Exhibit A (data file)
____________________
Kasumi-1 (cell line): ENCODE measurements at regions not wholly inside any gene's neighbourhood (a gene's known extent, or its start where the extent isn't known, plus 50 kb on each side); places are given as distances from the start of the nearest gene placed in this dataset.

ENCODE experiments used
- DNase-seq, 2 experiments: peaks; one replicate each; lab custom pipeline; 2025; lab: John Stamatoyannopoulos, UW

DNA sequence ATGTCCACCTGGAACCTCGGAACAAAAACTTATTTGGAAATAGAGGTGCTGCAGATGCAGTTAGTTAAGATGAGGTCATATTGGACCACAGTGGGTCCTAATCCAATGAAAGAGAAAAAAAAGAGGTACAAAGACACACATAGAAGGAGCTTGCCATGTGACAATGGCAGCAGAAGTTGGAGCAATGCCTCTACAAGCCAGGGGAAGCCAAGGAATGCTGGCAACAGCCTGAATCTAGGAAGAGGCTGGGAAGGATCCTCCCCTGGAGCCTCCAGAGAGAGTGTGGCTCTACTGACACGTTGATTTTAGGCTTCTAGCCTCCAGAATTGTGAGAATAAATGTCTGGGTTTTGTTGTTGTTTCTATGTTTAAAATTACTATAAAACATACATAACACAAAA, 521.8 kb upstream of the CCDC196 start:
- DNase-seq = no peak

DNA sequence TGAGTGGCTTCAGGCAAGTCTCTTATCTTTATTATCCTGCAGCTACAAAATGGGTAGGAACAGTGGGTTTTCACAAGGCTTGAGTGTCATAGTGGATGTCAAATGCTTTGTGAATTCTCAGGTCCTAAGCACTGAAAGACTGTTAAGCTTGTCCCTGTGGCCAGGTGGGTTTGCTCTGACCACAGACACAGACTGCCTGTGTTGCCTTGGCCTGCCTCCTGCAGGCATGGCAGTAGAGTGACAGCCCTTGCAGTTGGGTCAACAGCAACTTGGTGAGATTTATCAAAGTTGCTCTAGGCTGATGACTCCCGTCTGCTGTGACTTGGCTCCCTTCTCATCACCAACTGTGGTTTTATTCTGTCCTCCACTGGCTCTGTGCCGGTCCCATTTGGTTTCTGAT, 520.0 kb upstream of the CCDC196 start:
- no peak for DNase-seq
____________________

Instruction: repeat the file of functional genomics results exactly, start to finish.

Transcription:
Kasumi-1 (cell line): ENCODE measurements at regions not wholly inside any gene's neighbourhood (a gene's known extent, or its start where the extent isn't known, plus 50 kb on each side); places are given as distances from the start of the nearest gene placed in this dataset.

ENCODE experiments used
- DNase-seq, 2 experiments: peaks; one replicate each; lab custom pipeline; 2025; lab: John Stamatoyannopoulos, UW

DNA sequence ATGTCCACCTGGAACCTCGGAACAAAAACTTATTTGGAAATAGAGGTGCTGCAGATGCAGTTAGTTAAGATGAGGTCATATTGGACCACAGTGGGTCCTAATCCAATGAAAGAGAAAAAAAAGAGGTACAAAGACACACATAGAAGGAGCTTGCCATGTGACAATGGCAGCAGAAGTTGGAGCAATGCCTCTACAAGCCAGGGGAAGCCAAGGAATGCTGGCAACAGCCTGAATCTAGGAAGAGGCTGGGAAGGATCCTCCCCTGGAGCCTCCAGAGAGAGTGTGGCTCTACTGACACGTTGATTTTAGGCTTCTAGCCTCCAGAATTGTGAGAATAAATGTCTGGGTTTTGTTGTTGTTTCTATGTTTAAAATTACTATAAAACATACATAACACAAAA, 521.8 kb upstream of the CCDC196 start:
- DNase-seq = no peak

DNA sequence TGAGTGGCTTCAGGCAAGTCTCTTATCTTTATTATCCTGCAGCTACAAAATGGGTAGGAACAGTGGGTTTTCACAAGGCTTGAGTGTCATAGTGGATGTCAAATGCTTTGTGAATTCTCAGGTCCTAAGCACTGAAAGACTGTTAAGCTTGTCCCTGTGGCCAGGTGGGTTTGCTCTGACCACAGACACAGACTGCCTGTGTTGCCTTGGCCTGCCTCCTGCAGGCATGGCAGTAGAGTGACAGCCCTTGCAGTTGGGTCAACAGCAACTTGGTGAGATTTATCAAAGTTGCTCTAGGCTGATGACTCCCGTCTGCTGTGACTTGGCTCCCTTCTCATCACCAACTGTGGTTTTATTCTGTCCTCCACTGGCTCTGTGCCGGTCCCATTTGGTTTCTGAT, 520.0 kb upstream of the CCDC196 start:
- no peak for DNase-seq